As neuroscientists decipher the workings of the brain, new questions will be raised about decoding memories, ascertaining intentions and defusing criminal behaviour. What if neuro-evidence is invited into the courtroom?
Join an in-depth discussion that explores the possible, plausible and probable impacts of neuroscience disrupting the justice system.
This session was developed in partnership with TIME.
· Nita A. Farahany, Professor, Law and Philosophy, Duke University, USA.
· Jack Gallant, Professor of Psychology and Neuroscience, University of California, Berkeley, USA.
· Brian Knutson, Associate Professor of Psychology and Neuroscience, Stanford University, USA.
· Sam Muller, Director, Hague Institute for the Internationalisation of Law, Netherlands.
Moderated by Rana Foroohar, Assistant Managing Editor, Business and Economics, Time Magazine, USA.
Although people around the world are becoming increasingly aware of the United States’ global geography of surveillance, covert action, and other secret programs, much of this landscape is invisible in our everyday lives.
The drone war, for example, seems to happen “somewhere else” while surveillance programs take place among the (largely) invisible infrastructures and digital protocols of the internet and other communications networks. Moreover, the state agencies responsible for secret programs strive to make them as invisible as possible. In this talk, artist Trevor Paglen discusses his work attempting to “see” the various aspects of the secret state. In examples ranging from tracking spy satellites to foraging through the bureaucratic refuse of CIA front companies, Paglen will discuss methods used to identify and exploit structural contradictions in classified programs which render them visible, and comment on the aesthetics and politics of attempting to “see” secrecy.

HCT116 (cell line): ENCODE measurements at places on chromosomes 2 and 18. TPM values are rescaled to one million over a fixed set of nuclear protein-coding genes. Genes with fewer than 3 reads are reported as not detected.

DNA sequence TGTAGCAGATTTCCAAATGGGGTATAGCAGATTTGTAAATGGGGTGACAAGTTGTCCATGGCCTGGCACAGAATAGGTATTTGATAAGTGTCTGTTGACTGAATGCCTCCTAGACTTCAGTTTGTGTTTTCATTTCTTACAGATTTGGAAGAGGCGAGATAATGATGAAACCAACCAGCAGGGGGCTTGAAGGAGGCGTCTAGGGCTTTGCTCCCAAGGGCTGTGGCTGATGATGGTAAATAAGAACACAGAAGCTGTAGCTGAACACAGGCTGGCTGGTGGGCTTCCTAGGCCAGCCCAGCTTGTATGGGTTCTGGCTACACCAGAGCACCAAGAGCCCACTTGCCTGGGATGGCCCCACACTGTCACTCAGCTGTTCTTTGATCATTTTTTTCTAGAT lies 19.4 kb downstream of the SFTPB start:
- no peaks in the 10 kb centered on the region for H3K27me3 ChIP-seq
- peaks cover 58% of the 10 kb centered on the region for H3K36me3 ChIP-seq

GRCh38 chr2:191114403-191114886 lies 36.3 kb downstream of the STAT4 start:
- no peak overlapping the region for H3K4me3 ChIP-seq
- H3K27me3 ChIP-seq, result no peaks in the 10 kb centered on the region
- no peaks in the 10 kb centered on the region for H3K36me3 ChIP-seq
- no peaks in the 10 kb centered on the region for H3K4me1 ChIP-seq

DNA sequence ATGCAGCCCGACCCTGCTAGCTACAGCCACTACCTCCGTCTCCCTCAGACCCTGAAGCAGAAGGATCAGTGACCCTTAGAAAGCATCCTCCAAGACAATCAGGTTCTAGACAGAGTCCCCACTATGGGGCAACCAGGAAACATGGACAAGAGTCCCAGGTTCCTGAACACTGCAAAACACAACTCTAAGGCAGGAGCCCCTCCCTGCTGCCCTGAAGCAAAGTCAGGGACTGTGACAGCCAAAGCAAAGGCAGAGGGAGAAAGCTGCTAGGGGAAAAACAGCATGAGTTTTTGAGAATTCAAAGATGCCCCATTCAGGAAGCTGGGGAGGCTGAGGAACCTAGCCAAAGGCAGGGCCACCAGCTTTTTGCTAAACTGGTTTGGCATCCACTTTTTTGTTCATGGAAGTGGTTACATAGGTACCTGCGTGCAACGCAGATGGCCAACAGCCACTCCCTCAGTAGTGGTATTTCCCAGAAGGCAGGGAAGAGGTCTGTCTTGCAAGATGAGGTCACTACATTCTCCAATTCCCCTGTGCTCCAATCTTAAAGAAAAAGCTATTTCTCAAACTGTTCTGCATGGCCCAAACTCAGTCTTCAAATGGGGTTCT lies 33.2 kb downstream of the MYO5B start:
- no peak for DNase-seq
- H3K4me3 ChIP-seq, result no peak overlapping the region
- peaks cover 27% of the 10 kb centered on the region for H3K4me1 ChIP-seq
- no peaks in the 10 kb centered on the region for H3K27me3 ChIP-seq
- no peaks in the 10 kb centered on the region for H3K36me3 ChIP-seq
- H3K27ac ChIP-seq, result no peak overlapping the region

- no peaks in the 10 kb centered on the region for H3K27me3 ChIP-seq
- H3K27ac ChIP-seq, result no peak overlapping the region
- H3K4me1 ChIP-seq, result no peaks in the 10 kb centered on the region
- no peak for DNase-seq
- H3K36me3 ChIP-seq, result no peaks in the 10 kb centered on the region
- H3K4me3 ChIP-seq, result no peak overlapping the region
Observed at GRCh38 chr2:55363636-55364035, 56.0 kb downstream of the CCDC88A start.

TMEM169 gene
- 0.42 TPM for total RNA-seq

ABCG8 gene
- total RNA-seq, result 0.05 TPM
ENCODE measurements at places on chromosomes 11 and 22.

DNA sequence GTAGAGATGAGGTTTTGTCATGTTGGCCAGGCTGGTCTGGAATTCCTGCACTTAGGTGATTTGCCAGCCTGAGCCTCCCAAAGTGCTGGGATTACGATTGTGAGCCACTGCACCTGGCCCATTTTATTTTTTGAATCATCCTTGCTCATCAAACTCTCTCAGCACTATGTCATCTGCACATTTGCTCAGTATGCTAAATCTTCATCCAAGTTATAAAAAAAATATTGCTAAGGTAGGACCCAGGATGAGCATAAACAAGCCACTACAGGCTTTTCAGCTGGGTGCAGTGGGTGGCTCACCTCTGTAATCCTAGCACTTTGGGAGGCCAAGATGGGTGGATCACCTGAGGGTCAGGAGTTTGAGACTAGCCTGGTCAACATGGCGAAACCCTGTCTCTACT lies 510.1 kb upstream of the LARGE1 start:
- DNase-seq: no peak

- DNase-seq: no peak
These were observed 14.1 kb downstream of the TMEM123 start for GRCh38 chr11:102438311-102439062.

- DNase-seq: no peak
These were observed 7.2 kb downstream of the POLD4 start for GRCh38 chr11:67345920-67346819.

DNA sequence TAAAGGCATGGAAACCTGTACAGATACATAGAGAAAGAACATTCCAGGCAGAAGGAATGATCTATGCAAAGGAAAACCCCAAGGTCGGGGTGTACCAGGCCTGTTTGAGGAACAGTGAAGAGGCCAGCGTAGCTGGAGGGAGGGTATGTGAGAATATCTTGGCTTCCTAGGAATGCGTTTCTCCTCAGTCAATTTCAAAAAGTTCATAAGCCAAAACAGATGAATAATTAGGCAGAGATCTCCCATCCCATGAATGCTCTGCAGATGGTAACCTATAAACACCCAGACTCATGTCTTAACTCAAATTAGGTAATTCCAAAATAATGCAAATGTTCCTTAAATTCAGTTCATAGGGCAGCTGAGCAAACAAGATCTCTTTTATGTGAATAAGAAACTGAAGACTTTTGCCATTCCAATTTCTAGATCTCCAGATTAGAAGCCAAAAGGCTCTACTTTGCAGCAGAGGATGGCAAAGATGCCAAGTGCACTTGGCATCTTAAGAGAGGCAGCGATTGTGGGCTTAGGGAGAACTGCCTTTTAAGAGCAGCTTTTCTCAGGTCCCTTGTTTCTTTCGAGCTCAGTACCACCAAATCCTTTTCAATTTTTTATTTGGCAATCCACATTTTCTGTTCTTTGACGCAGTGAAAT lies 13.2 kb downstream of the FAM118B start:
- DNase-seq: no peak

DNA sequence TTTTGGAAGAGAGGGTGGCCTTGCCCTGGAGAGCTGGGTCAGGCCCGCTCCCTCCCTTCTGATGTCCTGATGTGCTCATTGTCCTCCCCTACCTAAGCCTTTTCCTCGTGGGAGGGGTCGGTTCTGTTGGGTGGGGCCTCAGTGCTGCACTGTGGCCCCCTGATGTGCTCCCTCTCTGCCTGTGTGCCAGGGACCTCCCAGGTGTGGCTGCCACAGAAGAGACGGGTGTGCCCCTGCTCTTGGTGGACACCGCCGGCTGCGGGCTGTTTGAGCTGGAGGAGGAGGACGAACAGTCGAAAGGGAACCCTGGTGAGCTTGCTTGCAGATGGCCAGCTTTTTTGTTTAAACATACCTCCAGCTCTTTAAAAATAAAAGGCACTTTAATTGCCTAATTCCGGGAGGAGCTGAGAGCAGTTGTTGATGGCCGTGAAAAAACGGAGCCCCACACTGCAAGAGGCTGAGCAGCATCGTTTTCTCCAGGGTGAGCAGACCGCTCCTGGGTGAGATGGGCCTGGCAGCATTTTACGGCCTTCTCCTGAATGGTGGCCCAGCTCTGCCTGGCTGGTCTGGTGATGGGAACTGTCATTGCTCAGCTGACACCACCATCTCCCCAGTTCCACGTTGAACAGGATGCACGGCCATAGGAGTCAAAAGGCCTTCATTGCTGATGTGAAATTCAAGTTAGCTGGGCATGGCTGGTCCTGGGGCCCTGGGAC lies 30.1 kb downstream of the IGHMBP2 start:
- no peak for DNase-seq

A 36-year veteran of America’s Intelligence Community, William Binney resigned from his position as Director for Global Communications Intelligence (COMINT) at the National Security Agency (NSA) and blew the whistle, after discovering that his efforts to protect the privacy and security of Americans were being undermined by those above him in the chain of command.
The NSA data-monitoring program which Binney and his team had developed — codenamed ThinThread — was being aimed not at foreign targets as intended, but at Americans (codenamed as Stellar Wind), was destroying privacy here and around the world. Binney voices his call to action for the billions of individuals whose rights are currently being violated.
William Binney speaks out in this feature-length interview with Tragedy and Hope’s Richard Grove, focused on the topic of the ever-growing Surveillance State in America.
by Paul & Phillip D. Collins ©, Apr. 2nd, 2007
George Orwell’s 1984 captured the totalitarian vision of a surveillance society with frighteningly vivid precision. Years later, deceased philosopher Michel Foucault would expound upon the Orwellian model and provide some conceptual understanding of the emergent carceral culture. In so doing, he would trace the ideational origins of panopticism to the Enlightenment. The ultimate objective of the Enlightenment was the enshrinement of a Technocracy equipped with panoptic machinations to monitor and squelch any potential dissidents. Today, the ideological heirs to the Enlightenment tradition are still endeavoring to realize that vision. This is painfully evidenced by the various panoptic machinations being established by the neoconservative-dominated Bush Administration. The purpose of this article is to trace the ideational continuum that underpins the present neoconservative panoptic initiatives. Through careful examination of this continuum, these researchers hope to provide a succinct analysis of panopticism’s ideological heritage and its developmental history.
The Post-September 11th Surveillance Society